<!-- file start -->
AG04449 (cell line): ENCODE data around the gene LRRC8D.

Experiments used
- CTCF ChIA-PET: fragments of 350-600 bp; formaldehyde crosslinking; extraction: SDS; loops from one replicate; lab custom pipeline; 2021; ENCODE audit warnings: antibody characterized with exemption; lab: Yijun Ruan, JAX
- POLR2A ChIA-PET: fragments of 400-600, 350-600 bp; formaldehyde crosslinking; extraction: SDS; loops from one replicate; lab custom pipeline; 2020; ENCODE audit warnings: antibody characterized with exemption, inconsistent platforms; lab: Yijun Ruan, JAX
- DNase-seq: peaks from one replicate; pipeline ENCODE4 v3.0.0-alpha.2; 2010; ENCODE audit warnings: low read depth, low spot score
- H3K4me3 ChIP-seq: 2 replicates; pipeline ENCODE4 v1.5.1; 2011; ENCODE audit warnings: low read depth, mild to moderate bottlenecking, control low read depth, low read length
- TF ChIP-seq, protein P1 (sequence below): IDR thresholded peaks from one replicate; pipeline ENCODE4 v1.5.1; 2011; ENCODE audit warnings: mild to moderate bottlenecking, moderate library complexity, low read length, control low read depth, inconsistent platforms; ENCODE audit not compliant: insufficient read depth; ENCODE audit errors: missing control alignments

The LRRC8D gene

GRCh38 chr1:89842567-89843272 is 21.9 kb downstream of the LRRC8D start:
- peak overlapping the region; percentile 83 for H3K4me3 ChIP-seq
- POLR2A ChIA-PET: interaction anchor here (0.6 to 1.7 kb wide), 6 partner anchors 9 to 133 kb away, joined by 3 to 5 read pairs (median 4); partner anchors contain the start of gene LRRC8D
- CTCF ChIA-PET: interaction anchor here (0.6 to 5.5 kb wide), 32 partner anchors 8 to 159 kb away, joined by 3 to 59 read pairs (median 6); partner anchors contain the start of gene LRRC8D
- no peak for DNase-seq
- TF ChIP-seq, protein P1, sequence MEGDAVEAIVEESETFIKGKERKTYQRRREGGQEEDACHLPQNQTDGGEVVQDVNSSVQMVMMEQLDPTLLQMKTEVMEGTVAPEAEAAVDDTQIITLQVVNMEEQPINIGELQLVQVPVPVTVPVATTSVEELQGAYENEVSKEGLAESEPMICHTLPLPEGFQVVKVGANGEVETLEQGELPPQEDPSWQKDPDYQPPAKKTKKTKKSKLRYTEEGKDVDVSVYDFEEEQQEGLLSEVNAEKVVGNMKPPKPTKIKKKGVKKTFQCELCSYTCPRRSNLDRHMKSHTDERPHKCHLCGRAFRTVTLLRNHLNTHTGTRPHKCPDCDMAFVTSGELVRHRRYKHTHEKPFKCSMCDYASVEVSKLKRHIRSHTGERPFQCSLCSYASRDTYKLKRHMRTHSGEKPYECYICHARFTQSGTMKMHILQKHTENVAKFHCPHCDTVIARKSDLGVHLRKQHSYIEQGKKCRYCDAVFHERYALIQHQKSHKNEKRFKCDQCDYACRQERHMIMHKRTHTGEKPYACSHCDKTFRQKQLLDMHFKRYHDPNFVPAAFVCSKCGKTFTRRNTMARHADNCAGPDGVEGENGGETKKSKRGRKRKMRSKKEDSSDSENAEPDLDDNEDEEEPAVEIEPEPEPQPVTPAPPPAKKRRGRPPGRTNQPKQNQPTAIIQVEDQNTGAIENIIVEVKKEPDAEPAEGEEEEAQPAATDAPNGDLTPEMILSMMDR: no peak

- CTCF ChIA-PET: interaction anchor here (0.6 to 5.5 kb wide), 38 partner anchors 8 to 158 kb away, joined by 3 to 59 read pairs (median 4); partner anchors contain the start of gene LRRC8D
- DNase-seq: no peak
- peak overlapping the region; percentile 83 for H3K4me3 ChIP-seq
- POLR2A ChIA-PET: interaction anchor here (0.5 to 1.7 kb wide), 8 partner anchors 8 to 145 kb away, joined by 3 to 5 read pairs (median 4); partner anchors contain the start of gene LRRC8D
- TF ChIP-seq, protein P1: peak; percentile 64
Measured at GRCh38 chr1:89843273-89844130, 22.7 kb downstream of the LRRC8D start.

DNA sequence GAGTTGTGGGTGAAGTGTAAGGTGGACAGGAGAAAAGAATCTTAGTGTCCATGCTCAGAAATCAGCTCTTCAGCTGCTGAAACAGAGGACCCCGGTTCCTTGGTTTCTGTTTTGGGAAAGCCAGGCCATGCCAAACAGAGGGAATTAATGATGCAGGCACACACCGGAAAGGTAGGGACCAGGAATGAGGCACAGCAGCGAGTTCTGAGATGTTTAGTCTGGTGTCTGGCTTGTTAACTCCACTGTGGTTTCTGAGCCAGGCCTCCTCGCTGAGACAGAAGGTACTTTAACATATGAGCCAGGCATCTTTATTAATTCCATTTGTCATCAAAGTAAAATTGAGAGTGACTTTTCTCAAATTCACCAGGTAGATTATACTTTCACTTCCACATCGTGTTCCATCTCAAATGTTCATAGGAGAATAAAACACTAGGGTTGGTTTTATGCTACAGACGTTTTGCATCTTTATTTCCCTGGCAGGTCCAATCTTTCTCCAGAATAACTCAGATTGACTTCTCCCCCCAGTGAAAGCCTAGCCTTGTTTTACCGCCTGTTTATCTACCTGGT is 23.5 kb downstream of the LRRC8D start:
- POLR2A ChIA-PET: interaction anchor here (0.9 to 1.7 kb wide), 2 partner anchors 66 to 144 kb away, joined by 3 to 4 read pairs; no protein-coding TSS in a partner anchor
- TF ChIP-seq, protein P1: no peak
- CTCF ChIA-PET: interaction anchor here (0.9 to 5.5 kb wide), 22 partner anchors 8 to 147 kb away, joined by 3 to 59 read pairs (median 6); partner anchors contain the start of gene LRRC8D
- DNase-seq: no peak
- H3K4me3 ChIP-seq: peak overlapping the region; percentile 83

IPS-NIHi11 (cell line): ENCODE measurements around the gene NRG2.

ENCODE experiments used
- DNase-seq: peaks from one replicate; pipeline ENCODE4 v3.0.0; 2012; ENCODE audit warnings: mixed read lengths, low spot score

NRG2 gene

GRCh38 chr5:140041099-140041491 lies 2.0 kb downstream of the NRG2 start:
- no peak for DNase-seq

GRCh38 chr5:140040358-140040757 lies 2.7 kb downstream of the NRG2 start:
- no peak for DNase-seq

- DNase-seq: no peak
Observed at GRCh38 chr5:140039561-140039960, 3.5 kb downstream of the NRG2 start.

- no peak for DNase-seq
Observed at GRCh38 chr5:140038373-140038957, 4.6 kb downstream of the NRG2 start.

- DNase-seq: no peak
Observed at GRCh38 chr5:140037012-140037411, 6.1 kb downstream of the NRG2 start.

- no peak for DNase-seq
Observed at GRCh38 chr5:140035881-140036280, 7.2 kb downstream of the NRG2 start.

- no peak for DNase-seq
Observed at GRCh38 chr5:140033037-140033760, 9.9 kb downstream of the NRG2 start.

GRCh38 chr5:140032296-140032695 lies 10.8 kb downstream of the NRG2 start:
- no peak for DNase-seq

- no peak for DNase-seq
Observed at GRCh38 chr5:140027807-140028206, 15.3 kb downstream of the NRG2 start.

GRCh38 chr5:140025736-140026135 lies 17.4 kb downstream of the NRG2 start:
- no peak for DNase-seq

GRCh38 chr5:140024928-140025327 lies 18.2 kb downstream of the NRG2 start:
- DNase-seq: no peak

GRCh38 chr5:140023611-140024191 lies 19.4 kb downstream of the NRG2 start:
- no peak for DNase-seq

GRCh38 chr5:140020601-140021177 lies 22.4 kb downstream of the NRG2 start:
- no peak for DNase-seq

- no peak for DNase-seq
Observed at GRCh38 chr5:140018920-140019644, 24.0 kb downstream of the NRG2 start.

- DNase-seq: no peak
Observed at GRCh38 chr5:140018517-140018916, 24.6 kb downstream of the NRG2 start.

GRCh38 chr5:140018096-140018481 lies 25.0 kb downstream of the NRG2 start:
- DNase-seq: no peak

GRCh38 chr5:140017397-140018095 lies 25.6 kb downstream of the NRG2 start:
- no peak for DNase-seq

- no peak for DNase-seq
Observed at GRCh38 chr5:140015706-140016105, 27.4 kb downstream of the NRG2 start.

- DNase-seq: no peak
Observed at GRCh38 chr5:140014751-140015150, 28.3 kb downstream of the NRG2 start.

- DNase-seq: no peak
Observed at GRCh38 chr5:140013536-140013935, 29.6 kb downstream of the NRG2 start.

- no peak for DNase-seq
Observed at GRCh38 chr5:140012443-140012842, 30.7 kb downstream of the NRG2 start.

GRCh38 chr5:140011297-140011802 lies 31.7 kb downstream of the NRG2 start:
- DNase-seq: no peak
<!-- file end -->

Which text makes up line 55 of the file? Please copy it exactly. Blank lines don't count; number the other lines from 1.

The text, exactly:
GRCh38 chr5:140020601-140021177 lies 22.4 kb downstream of the NRG2 start: